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Courtesy of Harry Gould – L6 article of the week
A 20p increase in the hourly national minimum wage has comes into effect on Thursday bringing the new adult rate up to £6.70 an hour.The new rate comes into force ahead of the planned national living wage of £7.20 and hour for over-25s from next April.The statutory figure for 18-20 year olds has risen by 17p to £5.30 an hour and pay for under 18s has increased by 8p to £3.87 with apprenticeship rates rising to £3.30.The government says the 3% rise in the adult rate is the biggest real increase since 2006 and moves the minimum wage closer to the average wage than ever before.But TUC general secretary Frances O’Grady said the increase is “welcome but hardly cause for euphoria.”Meanwhile, a report by the Resolution Foundation found the proportion of workers earning the legal minimum is set to more than double over the next five years as a result of the national living wage.The think-tank said women and older workers are particularly likely to be affected.Business Secretary Sajid Javid said: “As a one-nation Government we are making sure that every part of Britain benefits from our growing economy and today more than 1.4 million of Britain’s lowest-paid workers will be getting a well-deserved pay rise.”
‘Saudi Arabia is acting directly against the interests of half the cartel and is running Opec over a cliff,’ says RBC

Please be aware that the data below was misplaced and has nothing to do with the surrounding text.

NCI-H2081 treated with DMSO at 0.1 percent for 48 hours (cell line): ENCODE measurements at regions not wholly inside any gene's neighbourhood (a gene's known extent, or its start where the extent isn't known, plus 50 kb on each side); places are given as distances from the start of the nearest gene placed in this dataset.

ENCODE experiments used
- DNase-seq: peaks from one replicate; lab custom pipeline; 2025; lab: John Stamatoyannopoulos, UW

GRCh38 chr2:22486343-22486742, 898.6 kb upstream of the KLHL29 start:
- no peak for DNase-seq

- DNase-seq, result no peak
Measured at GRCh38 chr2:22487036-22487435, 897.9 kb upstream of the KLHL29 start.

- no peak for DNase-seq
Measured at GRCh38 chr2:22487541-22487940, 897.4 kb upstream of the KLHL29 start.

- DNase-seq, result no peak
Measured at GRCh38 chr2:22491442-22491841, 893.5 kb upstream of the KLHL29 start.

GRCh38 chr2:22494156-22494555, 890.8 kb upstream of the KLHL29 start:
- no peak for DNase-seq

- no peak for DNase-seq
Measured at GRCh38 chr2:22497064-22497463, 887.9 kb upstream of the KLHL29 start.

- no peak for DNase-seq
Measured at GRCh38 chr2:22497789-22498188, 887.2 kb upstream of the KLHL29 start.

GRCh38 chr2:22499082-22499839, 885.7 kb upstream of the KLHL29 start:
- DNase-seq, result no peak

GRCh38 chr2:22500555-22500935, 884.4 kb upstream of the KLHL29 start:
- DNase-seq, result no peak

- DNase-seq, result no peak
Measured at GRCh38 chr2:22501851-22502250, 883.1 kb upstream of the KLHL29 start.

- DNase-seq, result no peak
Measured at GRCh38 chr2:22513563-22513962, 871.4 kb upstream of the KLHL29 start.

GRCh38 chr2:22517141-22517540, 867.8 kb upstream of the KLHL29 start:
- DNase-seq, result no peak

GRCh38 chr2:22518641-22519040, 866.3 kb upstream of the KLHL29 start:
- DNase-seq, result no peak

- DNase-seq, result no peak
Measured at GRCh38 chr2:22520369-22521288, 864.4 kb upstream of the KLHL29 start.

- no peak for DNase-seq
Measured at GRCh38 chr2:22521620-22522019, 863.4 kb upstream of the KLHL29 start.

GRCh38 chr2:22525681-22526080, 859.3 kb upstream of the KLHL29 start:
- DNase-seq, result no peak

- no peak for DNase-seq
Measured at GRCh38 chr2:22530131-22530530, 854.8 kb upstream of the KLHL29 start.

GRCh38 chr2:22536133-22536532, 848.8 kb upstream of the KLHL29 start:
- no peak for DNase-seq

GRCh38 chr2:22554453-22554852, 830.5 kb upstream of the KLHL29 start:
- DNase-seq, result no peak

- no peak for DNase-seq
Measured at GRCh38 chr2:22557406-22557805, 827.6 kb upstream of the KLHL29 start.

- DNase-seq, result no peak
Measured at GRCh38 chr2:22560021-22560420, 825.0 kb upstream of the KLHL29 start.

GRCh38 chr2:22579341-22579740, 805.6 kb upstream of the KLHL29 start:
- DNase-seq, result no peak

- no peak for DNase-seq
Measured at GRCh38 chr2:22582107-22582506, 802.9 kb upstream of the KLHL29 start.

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Through new transport links and significant over-station developments being delivered, Crossrail will leave a legacy of economic sustainability. The new railway will support regeneration across the capital and add an estimated £42bn to the economy of the UK.
Britain’s youngsters are facing the worst prospects for several generations, as many are underpaid with little chance of getting on the housing ladder
Old people vote, young people don’t (as much), therefore it cannot be a surprise to see government’s pander to pensioners. It does, however, mean some pretty gloomy prospects for young people in Britain, whilst old folk have their pensioners ‘triple-locked’. Another case of governments putting political motives before sound economic policy.
Negative inflation brought on by cheaper energy prices puts pressure on European Central Bank to boost stimulus programme
Article of the week courtesy of Dhwani Patel.